The government also adopted sound monetary policy, including the decision to fully float the ruble in 2014. Because of the decline in oil prices and large net capital outflows — caused by the need to repay external corporate debt and limited foreign investment in Russia — the currency depreciated by 50 percent within a year. Although a weaker ruble hurt the living standards of ordinary Russians, it boosted the competitiveness of Russia’s companies. The Russian economy is now beginning to grow again, if very modestly — at a projected 1 to 1.5 percent per year over the next few years.
This performance comes nowhere near meeting Mr. Putin’s election-campaign promises of 2012, when he projected G.D.P. growth at 6 percent per year for 2011-18. But it isn’t catastrophic either, and the government has managed to explain it away.
Thanks partly to its near-complete control of the press, television and the internet, the government has developed a grand narrative about Russia’s role in the world — essentially promoting the view that Russians may need to tighten their belts for the good of the nation. The story has several subplots. Russian speakers in Ukraine need to be defended against neo-Nazis. Russia supports President Bashar al-Assad of Syria because he is a rampart against the Islamic State, and it has helped liberate Aleppo from terrorists. Why would the Kremlin hack the Democratic Party in the United States? And who believes what the C.I.A. says anyway?
The Russian people seem to accept much of this or not to care one way or the other. This should come as no surprise. In a recent paper based on data for 128 countries over 10 years, Professor Treisman and I developed an econometric model to assess which factors affect a government’s approval ratings and by how much. We concluded that fully removing internet controls in a country like Russia today would cause the government’s popularity ratings to drop by about 35 percentage points.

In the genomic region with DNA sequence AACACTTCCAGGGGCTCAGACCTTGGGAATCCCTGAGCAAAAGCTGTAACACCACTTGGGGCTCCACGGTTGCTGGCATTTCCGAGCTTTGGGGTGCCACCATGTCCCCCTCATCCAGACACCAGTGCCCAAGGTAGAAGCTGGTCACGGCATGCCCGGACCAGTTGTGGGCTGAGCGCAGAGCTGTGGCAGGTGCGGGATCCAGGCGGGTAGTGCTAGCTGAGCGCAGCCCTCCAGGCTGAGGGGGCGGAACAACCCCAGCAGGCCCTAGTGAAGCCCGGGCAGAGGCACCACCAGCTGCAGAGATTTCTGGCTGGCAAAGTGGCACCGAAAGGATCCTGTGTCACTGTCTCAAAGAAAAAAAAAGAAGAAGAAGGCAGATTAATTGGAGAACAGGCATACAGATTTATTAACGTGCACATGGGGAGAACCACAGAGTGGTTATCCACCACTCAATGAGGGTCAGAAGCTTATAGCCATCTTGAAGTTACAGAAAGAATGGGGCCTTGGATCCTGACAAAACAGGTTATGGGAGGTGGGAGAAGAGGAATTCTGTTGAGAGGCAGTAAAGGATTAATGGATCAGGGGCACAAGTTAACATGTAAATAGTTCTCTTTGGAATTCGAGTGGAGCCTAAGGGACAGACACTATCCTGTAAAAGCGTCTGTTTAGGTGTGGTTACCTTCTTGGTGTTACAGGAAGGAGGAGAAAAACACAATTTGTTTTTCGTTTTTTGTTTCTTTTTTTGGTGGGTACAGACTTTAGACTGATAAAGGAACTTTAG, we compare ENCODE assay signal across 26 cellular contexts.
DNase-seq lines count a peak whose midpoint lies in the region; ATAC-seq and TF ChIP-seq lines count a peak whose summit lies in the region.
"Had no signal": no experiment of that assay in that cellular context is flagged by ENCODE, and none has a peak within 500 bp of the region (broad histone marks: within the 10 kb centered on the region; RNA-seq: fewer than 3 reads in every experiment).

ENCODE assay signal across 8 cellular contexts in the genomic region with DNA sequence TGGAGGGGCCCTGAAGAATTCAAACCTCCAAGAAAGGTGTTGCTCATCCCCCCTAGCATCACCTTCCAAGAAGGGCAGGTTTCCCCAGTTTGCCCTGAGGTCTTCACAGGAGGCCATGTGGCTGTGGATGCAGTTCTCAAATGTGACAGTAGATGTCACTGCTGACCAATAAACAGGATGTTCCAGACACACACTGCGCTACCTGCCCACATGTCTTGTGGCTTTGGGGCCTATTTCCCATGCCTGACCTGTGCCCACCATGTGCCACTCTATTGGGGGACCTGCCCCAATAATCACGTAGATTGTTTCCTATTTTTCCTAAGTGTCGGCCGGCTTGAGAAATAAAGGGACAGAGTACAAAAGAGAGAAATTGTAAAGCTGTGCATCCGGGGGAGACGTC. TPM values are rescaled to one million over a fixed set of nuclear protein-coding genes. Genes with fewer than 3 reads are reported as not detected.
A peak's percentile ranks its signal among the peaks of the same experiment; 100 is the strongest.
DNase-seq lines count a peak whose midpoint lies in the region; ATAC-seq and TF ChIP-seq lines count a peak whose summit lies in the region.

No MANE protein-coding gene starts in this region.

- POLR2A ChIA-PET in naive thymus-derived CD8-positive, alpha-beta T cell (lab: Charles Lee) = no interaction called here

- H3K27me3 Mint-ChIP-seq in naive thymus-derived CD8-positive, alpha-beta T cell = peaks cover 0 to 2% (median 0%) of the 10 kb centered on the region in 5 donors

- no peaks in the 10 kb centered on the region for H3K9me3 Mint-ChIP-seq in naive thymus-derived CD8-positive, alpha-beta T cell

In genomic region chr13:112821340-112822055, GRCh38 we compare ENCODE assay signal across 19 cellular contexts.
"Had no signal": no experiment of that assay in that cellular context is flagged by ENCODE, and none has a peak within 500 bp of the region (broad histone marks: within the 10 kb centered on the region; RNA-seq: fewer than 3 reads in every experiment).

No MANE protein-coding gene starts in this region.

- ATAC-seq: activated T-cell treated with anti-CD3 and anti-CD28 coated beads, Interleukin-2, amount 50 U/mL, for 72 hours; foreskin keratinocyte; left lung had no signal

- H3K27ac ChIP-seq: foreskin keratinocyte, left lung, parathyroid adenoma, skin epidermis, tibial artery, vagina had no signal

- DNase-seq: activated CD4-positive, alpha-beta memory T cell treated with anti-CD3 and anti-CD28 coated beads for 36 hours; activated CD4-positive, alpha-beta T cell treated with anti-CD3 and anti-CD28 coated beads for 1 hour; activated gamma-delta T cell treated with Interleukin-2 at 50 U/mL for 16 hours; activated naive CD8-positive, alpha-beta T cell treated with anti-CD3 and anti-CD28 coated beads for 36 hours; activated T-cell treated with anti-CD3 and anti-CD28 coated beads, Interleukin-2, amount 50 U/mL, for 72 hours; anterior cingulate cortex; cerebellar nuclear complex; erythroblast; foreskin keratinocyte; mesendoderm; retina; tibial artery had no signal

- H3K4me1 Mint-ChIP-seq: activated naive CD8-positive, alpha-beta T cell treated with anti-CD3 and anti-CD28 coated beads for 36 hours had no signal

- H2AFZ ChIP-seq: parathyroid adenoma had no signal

But our model also confirmed that in all countries, democratic and nondemocratic, citizens are less likely to approve of their government if economic growth is low.
So now that the recession is over and the price of oil has risen, is the social contract in Russia likely to change back to one based on economics any time soon? That seems unlikely.
The current approach has served the government well enough, and it could still. Russia has become an indispensable nation in world affairs again, while managing to weather economic pressures which have now eased. At the same time, the government so far has shown little willingness to undertake the deep reforms needed to modernize and diversify the economy, and really spur growth.
The government recently unveiled its budget for 2017-19, projecting more major austerity measures. Expenditures will be cut by more than 10 percent in real terms over the next three years. Russia’s G.D.P. growth is forecast to remain below the global average. That hardly is a glowing performance, and so the government may well prefer to keep selling itself to the people by invoking not prosperity but geopolitics and national pride.
Sergei Guriev is the chief economist at the European Bank for Reconstruction and Development, in London.